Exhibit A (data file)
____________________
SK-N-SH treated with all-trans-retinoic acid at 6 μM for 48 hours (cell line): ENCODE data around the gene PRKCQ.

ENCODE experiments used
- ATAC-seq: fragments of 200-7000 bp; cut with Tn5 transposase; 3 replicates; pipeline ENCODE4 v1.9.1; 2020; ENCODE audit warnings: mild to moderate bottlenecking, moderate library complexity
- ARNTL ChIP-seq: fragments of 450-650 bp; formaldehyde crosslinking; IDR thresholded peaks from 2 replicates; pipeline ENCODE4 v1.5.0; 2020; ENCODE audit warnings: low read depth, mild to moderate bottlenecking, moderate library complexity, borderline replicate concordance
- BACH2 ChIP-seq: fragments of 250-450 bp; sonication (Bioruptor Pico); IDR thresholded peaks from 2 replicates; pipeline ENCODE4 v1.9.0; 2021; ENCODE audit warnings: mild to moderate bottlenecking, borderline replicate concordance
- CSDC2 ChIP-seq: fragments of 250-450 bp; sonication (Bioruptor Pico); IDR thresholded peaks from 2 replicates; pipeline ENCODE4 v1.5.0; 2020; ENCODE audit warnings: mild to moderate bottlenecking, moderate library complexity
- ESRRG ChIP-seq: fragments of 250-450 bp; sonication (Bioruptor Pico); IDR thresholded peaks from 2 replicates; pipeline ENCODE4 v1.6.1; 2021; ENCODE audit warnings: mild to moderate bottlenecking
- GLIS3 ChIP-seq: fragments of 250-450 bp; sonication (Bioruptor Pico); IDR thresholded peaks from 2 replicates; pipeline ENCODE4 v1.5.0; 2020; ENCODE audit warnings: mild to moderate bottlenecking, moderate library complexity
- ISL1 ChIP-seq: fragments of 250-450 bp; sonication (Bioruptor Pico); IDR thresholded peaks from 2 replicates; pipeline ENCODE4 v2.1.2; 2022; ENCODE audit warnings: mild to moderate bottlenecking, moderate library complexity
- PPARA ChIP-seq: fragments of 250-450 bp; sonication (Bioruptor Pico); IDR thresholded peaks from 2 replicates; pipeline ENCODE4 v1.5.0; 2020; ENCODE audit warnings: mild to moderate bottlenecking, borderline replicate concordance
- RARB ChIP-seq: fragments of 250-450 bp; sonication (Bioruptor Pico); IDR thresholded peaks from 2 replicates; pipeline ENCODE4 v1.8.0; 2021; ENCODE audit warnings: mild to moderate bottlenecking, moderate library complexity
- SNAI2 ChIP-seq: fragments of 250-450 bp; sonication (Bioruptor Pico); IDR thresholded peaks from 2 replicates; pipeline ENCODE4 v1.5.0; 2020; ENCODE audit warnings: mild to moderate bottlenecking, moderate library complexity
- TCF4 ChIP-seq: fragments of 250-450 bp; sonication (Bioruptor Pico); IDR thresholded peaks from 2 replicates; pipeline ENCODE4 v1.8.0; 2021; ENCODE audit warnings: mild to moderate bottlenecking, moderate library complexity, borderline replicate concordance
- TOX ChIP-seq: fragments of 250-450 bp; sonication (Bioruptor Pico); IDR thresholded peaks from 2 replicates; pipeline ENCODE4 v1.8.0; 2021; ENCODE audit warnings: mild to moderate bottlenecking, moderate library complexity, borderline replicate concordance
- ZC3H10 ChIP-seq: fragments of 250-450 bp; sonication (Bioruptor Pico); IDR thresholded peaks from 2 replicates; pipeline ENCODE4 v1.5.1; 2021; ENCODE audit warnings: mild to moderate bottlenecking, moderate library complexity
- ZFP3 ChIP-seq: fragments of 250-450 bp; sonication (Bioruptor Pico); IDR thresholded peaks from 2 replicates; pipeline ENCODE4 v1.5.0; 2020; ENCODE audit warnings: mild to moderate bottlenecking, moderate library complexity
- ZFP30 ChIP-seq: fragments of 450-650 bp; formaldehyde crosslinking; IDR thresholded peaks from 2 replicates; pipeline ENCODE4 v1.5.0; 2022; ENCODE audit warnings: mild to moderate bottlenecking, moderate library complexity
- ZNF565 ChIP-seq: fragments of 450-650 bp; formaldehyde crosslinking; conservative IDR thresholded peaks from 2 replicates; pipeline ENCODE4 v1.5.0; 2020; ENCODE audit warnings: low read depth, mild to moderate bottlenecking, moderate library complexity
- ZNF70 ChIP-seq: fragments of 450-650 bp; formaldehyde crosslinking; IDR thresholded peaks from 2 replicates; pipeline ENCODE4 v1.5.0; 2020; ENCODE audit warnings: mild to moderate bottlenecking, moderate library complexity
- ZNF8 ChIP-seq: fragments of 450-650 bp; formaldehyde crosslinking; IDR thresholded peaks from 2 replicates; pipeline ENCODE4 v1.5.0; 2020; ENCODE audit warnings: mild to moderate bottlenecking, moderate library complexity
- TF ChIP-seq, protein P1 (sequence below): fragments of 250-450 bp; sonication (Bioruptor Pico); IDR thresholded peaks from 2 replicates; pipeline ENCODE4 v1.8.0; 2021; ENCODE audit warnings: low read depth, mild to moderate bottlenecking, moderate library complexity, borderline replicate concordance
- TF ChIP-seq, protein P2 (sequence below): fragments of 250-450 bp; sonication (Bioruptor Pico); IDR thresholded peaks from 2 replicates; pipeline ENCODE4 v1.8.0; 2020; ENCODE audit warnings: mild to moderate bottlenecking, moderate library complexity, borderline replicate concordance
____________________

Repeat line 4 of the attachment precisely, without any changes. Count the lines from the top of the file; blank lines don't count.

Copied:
- ARNTL ChIP-seq: fragments of 450-650 bp; formaldehyde crosslinking; IDR thresholded peaks from 2 replicates; pipeline ENCODE4 v1.5.0; 2020; ENCODE audit warnings: low read depth, mild to moderate bottlenecking, moderate library complexity, borderline replicate concordance